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Production and Characterisation of Self-Crosslinked Chitosan-Carrageenan Polyelectrolyte Complexes



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Macromolecular biomaterials often require covalent crosslinking to achieve adequate stability and mechanical strength for their given application. However, the use of auxiliary chemicals may be associated with long-term toxicity in the body. Oppositely-charged polyelectrolytes (PEs) have the advantage that they can self-crosslink electrostatically and those derived from marine organisms are an inexpensive alternative to glycosaminoglycans present in the extracellular matrix of human tissues.

A range of different combinations of PEs and preparation conditions have been reported in the literature. However, although there has been some work on complex formation between chitosan (CS) and carrageenan (CRG), much of the work undertaken has ignored the effect of pH on the consequent physicochemical properties of self-crosslinked polyelectrolyte complex (PEC) gels, films and scaffolds. Chitosan is a positively-charged polysaccharide with NH3+ side groups derived from shrimp shells and, carrageenan is a negatively-charged polysaccharide with OSO3- side groups derived from red seaweed. These abundant polysaccharides possess advantageous properties such as biodegradability and low toxicity. However, at present, there is no clear consensus on the cell binding properties of CS and CRG or CS-CRG PEC materials.

The aim of this study was to explore the properties of crosslinker-free PEC gels, solvent-cast PEC films and freeze-dried PEC scaffolds based on CS and CRG precursors for medical applications. The objective was to characterise the effect of pH of the production conditions on the physicochemical and biological properties of CS-CRG PECs. Experimental work focused on the interaction between PEs, the composition of PECs, the rheological properties of PEC gels and the mechanical properties of PEC films and scaffolds. In addition, cell and protein attachment to the PEC films was assessed to determine their interactions in a biological environment.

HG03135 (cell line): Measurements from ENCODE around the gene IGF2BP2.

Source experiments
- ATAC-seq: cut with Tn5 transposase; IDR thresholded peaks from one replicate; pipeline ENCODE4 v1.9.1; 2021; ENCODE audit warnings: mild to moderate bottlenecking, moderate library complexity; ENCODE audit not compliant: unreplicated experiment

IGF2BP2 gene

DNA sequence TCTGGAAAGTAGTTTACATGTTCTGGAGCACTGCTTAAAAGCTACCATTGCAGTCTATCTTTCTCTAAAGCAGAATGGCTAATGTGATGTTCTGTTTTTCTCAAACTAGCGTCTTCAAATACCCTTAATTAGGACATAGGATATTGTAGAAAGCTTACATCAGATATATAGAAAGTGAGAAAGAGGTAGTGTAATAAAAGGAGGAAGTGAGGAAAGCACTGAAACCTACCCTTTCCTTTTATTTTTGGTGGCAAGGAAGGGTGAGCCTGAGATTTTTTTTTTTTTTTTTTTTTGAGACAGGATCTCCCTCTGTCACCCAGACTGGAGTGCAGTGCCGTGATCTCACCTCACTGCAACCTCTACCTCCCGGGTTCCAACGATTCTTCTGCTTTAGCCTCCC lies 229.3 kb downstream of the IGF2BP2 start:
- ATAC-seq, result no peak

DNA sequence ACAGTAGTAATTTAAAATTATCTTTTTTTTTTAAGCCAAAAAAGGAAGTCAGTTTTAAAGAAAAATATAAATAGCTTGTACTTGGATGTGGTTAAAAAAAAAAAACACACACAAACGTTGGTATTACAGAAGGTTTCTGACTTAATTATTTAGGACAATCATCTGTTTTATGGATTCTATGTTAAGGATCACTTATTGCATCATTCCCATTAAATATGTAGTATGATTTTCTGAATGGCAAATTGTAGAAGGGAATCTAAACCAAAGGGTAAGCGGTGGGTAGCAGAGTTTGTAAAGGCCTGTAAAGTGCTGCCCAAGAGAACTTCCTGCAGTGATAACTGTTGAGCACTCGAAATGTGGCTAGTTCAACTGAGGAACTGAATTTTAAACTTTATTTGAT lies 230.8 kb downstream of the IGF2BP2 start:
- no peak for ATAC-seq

For biomedical applications, these materials should ideally be stable when produced such that they can be processed to form either a film or a scaffold and have mechanical properties comparable to those of collagenous soft tissues. FTIR was used to confirm PEC formation. Zeta potential measurements indicated that the PECs produced at pH 2-6 had a high strength of electrostatic interaction with the highest occurring at pH 4-5. This resulted in stronger intra-crosslinking in the PEC gels which led to the formation of higher yield, solid content, viscosity and fibre content in PEC gels. The weaker interaction at pH 7-12 resulted in higher levels of CS incorporated into the complex and the formation of inter-crosslinking through entanglements between PEC units. This resulted in the production of strong and stiff PEC films and scaffolds appropriate for soft tissue implants. The PECs prepared at pH 7.4 and 9 also exhibited low swelling and mass loss, which was thought to be due to the high CS content and entanglements. From the range of samples tested, the PECs produced at pH 7.4 appeared to show the optimum combination of yield, stability and homogeneity for soft tissue implants.

Biological studies were performed on CS, CRG and PECs prepared at pH 3, 5, 7.4 and 9. All of the PE and PEC films were found to be non-cytotoxic. When the response of three different cell types and a high binding affinity protein (tropoelastin) was evaluated; it was found that the CS-CRG PEC films displayed anti-adhesive properties. Based on these experimental observations and previous studies, a mechanistic model of the anti-adhesive behaviour of PEC surfaces was proposed. It was therefore concluded that the CS-CRG PECs produced might be suitable for non-biofouling applications.




Cameron, Ruth E.
Best, Serena M.


Biodegradability, Biomacromolecules, Biomedical applications, Blank slates, Carrageenan, Chitosan, Coatings, Crosslinker-free, Electrostatic interaction, Extracellular matrix, Films, Gels, Low toxicity, Medical devices, Oppositely-charged polymers, Polyelectrolyte complexes, Polyelectrolytes, Polysaccharides, Scaffolds, Self-crosslinking, Tissue implants, Anti-fouling, Non-biofouling


Doctor of Philosophy (PhD)

Awarding Institution

University of Cambridge